Preliminary analysis on the debt level indicated “moderately high risk,” the bank disclosed. Economist Fred Muhumuza, a former government advisor, commented that some lenders already seem to be more cautious about Uganda’s ability to repay. “You can see that getting funds from China’s Exim Bank to finance the SGR (standard gauge railway) is taking too long. These people are just dragging their feet because they are not sure if Uganda will be able to pay,” he said, as quoted in a recent report by The Monitor newspaper.
“Banks are taking flight to safety after the increasing cases of non-performing loans. Many financiers doubt Uganda’s ability to pay back loans,” added Muhumuza.
On the other hand, Washington-based International Monetary Fund was more sanguine about the situation in an official statement published mid-May, expressing general satisfaction with the Ugandan government’s financial and monetary policies. “The overall deficit of 3.7 percent of GDP… keeps public debt well on a sustainable path,” reads the IMF policy statement.
In the eyes of some, the discovery of oil in Uganda boosts its prospects for long-term economic sustainability, including its ability to repay debts, while others worry that this could shift the mindset in Kampala spark an unsustainable spending spree. A recent article in the UK’s Guardian online newspaper cautioned, “The experience of Ghana, which discovered oil in 2007 and went on a spending spree, suggests the need for restraint. In 2015, Ghana agreed to a $1bn IMF bailout so it could service its debts.”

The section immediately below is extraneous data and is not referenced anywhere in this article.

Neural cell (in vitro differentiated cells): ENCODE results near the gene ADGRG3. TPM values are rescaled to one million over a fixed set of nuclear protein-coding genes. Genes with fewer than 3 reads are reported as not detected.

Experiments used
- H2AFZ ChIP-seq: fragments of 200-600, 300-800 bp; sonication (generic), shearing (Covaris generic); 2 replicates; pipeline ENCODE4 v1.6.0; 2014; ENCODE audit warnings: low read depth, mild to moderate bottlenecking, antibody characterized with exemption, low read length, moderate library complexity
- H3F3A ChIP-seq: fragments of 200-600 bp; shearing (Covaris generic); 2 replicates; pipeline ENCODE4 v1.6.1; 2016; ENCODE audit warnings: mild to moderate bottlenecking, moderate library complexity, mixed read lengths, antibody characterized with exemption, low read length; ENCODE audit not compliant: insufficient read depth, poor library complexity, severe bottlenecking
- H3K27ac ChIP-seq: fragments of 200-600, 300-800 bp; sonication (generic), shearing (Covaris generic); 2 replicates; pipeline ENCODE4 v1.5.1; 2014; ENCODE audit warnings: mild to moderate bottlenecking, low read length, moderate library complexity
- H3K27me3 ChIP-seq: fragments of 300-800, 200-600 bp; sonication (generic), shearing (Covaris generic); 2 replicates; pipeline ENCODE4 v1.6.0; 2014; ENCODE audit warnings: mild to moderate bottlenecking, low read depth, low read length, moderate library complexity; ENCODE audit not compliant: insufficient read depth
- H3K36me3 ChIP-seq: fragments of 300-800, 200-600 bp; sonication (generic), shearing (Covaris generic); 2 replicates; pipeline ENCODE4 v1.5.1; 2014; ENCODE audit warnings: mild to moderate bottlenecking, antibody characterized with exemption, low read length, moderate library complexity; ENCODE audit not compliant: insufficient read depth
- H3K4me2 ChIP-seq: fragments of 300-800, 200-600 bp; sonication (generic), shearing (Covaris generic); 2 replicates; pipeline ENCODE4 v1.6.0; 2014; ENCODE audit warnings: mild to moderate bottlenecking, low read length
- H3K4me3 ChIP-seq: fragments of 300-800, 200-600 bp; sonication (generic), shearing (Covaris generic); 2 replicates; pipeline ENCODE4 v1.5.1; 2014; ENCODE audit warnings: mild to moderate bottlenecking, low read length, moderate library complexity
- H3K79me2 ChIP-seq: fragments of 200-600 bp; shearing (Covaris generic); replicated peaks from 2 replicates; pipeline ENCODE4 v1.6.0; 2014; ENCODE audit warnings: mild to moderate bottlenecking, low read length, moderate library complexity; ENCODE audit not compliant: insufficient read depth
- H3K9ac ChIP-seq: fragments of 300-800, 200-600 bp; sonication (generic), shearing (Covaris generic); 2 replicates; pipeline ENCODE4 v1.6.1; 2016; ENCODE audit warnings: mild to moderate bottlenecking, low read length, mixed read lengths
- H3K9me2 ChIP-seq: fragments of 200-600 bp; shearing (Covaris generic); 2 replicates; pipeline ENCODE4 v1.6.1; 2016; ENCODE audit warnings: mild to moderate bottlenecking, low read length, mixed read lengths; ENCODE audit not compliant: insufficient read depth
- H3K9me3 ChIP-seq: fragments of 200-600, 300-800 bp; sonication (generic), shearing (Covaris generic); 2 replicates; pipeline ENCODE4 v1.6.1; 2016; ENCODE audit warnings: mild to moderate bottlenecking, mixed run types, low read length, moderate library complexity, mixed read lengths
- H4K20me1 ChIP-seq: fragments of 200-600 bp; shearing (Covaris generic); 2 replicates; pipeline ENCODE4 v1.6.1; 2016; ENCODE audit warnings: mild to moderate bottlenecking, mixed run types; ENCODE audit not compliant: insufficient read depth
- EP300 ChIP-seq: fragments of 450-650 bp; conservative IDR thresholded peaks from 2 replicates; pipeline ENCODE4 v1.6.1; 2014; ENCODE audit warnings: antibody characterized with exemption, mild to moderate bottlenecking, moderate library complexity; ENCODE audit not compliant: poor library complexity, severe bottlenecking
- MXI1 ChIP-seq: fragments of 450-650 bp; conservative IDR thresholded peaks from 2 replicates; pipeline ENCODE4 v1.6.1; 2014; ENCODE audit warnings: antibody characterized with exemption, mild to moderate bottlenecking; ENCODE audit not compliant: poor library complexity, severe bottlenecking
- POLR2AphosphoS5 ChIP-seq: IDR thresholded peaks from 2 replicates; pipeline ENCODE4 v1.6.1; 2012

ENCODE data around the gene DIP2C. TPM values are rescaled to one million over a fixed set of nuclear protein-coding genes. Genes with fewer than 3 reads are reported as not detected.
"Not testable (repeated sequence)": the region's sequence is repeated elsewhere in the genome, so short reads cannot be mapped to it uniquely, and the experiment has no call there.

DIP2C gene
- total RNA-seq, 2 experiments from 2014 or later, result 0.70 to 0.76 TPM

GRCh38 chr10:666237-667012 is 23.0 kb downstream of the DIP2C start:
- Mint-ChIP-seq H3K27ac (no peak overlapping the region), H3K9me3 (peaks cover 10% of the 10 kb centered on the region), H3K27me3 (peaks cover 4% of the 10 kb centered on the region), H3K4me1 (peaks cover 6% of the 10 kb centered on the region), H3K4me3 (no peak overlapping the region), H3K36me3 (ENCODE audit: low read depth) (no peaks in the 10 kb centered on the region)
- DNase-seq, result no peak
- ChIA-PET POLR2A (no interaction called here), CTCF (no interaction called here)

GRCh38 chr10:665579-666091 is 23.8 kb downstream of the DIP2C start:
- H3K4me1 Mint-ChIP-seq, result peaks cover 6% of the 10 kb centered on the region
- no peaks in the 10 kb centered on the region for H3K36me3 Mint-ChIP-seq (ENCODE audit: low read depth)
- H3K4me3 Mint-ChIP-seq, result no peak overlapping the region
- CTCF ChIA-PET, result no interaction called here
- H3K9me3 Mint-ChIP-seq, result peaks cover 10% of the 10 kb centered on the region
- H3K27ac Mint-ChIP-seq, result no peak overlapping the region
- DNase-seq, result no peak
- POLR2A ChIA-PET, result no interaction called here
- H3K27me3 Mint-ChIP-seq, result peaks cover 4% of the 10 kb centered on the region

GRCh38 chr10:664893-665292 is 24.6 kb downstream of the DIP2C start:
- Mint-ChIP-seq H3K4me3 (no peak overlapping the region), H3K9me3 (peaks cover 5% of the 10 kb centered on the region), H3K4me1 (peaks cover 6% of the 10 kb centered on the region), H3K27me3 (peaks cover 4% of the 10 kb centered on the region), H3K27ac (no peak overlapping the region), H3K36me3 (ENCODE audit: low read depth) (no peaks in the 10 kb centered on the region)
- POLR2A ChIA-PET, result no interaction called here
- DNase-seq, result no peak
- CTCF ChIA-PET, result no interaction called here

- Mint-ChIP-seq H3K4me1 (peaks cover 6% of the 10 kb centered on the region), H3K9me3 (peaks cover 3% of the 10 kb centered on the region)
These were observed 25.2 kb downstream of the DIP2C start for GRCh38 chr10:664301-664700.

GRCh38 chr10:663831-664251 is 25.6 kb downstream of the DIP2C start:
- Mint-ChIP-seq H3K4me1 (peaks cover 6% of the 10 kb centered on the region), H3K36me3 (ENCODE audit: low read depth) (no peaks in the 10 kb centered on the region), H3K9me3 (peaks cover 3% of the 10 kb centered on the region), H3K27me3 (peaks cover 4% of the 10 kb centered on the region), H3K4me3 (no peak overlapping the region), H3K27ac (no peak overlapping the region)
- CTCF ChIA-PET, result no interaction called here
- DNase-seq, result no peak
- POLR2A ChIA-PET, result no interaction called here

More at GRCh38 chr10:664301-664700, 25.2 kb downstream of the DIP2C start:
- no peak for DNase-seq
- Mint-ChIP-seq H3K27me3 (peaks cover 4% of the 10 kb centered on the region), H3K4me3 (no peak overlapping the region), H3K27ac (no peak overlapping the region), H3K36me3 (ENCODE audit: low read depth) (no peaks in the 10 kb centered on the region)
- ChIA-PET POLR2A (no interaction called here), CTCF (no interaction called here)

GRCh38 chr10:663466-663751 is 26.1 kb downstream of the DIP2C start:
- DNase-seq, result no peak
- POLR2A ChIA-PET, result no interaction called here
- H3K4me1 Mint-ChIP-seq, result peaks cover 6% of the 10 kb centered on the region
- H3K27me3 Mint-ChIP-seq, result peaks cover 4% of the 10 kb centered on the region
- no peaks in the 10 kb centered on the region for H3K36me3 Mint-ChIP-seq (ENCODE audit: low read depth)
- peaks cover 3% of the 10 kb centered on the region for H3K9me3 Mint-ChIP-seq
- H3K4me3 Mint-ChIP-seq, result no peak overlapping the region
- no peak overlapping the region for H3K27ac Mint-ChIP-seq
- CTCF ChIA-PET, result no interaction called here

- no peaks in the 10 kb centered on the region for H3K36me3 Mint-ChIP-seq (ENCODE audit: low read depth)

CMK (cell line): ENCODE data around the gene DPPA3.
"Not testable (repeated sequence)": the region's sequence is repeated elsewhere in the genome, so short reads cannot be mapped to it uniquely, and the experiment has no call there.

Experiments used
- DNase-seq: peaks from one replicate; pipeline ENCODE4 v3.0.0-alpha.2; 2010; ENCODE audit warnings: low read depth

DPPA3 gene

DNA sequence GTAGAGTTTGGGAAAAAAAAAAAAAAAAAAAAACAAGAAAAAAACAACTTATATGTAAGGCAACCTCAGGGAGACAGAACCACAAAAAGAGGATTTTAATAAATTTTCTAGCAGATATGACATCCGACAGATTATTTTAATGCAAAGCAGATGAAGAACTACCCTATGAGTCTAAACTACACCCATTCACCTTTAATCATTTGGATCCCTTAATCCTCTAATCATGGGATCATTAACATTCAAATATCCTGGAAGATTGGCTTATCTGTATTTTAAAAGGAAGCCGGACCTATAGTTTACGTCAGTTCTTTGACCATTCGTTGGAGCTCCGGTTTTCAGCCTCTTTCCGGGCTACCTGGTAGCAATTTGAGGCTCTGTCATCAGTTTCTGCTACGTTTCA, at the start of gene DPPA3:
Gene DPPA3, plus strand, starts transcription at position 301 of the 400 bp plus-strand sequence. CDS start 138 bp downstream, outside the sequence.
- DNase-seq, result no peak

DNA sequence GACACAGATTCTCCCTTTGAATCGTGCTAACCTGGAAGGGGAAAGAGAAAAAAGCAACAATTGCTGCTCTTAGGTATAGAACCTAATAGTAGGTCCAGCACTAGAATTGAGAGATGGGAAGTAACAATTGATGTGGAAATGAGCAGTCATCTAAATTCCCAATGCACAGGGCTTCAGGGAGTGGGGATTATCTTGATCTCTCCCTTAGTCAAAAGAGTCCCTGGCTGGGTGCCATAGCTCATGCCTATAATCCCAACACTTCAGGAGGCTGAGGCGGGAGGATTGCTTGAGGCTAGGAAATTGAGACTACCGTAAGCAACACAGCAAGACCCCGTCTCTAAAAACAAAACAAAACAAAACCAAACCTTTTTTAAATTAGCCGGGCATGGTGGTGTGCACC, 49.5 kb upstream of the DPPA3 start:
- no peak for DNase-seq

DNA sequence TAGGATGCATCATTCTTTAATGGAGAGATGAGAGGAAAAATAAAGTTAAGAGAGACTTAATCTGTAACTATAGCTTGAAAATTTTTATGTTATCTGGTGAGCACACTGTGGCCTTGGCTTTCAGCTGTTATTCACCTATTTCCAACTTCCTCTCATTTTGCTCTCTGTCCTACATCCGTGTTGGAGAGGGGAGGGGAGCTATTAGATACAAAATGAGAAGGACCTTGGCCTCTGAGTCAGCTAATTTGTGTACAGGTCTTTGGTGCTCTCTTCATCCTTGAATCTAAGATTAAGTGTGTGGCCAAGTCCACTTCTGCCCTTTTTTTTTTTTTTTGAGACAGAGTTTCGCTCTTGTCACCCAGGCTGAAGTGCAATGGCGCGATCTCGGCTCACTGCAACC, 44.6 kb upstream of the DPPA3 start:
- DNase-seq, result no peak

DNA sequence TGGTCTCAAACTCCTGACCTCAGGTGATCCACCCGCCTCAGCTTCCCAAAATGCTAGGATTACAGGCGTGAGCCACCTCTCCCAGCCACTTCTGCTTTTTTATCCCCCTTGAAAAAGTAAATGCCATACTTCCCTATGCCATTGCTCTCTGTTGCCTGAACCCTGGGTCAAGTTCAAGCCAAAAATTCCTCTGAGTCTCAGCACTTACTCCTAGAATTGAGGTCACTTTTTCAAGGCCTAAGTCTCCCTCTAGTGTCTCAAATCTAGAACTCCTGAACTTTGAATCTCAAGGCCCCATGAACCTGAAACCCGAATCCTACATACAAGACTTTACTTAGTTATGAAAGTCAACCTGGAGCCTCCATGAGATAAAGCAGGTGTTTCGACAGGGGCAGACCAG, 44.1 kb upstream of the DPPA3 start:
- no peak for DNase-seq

According to KPMG, the audit firm, Uganda’s debt to GPD ratio rose already to 39% this year compared to 33.8% in the previous financial year. It is projected to hit 43.5% of GDP by the year 2020 if the current trend is not reversed. The question isn’t so much whether the debt burden is rising significantly — it’s whether Uganda can sustain enough economic growth and implement sound budgetary and central banking practices to keep repayments manageable.
Questions of values and prioritization also come into play: Is it worth taking out big loans in order to achieve key infrastructure goals that will benefit the country in the long haul? Or does this detract from pressing social services needs and mortgage the future of Uganda’s children?
The IMF isn’t too concerned: it says that Uganda’s inflation is ‘on target’, domestic revenue collection is seeing ‘welcome progress,’ and the Ugandan shilling has depreciated minimally against foreign currencies. However, the Washington-based lender is urging Uganda to improve reporting on its own debt position and liabilities. IMF published an evaluation of fiscal transparency in Uganda last month saying that “there is no reporting of a balance sheet that provides a complete picture of the government’s financial position.”
The main current gaps include a failure to account for pension liabilities in the government’s balance sheet. This means that the formal debt estimates as cited above may not fully represent the growing constraints on Uganda’s budget. Policy-makers will need to get a better grasp of Kampala’s long-term liabilities if they are to devise an effective strategy for managing debt.